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Natalie Imbruglia

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Back at last, and with absolutely the best work of an already glittering pop career, here is Natalie Imbruglia. But yes, the question has to be addressed. Just where has she been these past two or three years? Why is the in-your-face (and, very quickly, in your entire consciousness) new single ‘That Day’ the first thing we’ve heard from her in (by pop standards) a very long while? Well, there’s only one person who can answer that … But before she does so, let’s remind ourselves of some facts.

For many artists, the mantra is ‘Success At Any Price’. Were they lucky enough to have had a debut single which, four years ago, came out of nowhere to seduce an entire pop-loving world, they would have hung on to its coat-tails for dear life. By now, it’s likely that we’d have heard way too much of them. And each successive offering would have been a paler, more plaintive version of the track that first brought them musical fortune and fame. The magic would have been lost. Happily though, Natalie is not many artists.

Instead, she is an individual, strong in her convictions and determinedly true to herself and to others. She readily admits that the international success of ‘Torn’, that multi-million-selling, multi-trophy-grabbing hit we were just talking about, not only thrilled and empowered her, but also chilled and (creatively, for just a little while) incapacitated her. “It went around the world like a domino,” she recalls now. “I chased that record from one territory to the next. And then I raced around a second time collecting award after award after award for it. That song had a momentum all of its own.”

With the result that, when all the flames and attendant fuss eventually died down, she was left at something of a crossroads. Option One was to grab her passport again and just ride that wave to infinity – tour until there was nowhere left to play, promote every last track on the debut album ‘Left Of The Middle’ until there was nothing else left to release. But that just isn’t her style. She didn’t earn the honor of being the most credible music artist ever to cross over from an Aussie soap (yes, that’s right, neighbors), simply to squander the title via endless, pointless, empty self-promotion. She cares about her creative output a very great deal more than that.

Because Natalie is no dilettante. She’s entirely serious about this stuff. And so she chose Option Two, that which involved giving herself some time, retrieving a little privacy, and reinhabiting a normal life (which after all, is where real inspiration is to be found). “At first, I think I was suffering from a delayed reaction to all that happened,” she says. “It was kind of like being in shock as a result of having had so much success so quickly. I needed time out.” And so she took things slowly, seized on various forms of displacement activity. “Little projects. A song or two for film soundtracks, stuff like that. All of which was a way of avoiding addressing the big issue – the writing of a second album.”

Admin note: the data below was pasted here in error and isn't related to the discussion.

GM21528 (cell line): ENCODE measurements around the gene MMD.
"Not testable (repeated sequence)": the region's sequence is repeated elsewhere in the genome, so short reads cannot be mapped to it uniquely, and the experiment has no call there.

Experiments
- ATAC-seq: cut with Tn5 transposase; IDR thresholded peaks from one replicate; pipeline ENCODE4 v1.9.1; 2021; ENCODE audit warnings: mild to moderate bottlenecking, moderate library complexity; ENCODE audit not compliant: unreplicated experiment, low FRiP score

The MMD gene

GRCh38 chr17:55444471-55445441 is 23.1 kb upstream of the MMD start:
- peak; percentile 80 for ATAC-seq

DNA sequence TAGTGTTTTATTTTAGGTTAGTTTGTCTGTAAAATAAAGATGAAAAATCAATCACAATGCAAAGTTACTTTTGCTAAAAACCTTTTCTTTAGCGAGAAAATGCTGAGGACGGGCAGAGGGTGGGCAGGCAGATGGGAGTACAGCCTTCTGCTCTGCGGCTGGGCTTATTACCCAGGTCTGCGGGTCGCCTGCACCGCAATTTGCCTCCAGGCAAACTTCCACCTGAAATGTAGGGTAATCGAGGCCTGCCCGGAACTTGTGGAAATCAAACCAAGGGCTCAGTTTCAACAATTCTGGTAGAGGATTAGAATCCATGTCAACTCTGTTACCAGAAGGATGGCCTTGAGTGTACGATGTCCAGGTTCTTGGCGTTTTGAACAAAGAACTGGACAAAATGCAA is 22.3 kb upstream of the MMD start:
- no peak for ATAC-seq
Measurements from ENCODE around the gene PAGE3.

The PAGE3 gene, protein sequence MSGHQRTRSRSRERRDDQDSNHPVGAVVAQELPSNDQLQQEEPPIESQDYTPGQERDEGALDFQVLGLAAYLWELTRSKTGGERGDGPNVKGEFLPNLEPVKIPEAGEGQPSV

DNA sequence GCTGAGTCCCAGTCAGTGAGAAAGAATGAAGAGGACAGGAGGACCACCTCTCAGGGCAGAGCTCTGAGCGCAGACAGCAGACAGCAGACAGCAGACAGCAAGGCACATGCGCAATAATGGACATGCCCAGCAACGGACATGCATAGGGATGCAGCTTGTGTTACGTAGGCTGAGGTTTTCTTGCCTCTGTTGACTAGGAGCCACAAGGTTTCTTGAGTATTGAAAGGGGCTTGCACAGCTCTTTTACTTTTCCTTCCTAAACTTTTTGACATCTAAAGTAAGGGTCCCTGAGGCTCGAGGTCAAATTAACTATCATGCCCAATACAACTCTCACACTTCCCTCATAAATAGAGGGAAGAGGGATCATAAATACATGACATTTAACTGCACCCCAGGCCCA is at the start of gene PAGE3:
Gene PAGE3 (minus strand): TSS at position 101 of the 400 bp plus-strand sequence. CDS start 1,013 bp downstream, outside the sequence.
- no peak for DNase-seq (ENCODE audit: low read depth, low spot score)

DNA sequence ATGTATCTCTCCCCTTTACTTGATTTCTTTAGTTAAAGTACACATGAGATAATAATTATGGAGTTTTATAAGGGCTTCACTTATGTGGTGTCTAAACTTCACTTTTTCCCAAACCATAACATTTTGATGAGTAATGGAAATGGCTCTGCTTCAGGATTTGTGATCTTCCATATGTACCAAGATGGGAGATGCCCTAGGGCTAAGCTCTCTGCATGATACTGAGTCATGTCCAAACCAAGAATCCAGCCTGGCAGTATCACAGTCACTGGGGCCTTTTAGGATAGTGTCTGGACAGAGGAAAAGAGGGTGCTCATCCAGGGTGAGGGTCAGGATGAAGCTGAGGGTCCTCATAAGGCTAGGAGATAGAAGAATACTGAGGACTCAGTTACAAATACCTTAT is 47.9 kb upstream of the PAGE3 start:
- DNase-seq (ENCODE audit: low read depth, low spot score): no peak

But eventually, she did address it, and (let’s fast forward) the results are simply stunning. Written in the UK and America but recorded in London with a variety of producers (Ian Stanley, Gary Clark, Phil Thornally and Pascal Gabriel), ‘White Lilies Island’ is the sound of a grown-up artist who is secure in her abilities and who has lived and loved enough to have something worthwhile to say. “My hope is that I sound comfortable with myself,” says Natalie. “I can’t do Britney. I can’t just bounce out there and do happy pop. Writing is a much more instinctive thing for me. The people who made me want to do this in the first place – women like Joni Mitchell and Shawn Colvin – draw on what has happened to them in life, tuning the specific into the universal. I’m big on that too.”

Through writing collaborations with Clark, Thornally, Matt Wilder and, on ‘That Day’, the celebrated Pat Leonard (co-author of some key Madonna hits), Natalie has achieved just that, and in a variety of musical styles. Unlike the formulaic output of so many of her solo peers, this new material has the freewheeling, self-propelling feel of some of our favorite bands. “That’s because, in my fantasy, I’m the male lead in a rock group,” she laughs. “But because I’m female and pop, my musical interests and influences get filtered in a certain way. It’s not a male band sound, obviously, but is still a harder one than some people might expect.”

It’s never the easiest thing for Natalie to say that she’s proud of something she’s achieved. “I’m always really harsh on myself, much more so than I am on other people. So for me to get to a point where I can say, ‘This is a really good piece of work …’ is quite something. But I believe it is. Which makes it all worthwhile, because I’ve pushed and fought and struggled to make this album as good as it possibly could be. OK, the expectation might have been that I’d come back with something before now, but I felt it was really important that I held out until I could say, ‘Here’s the new record, and I’m really proud of it’.” That time is now. Listen for yourself and discover that it really has been worth the wait.

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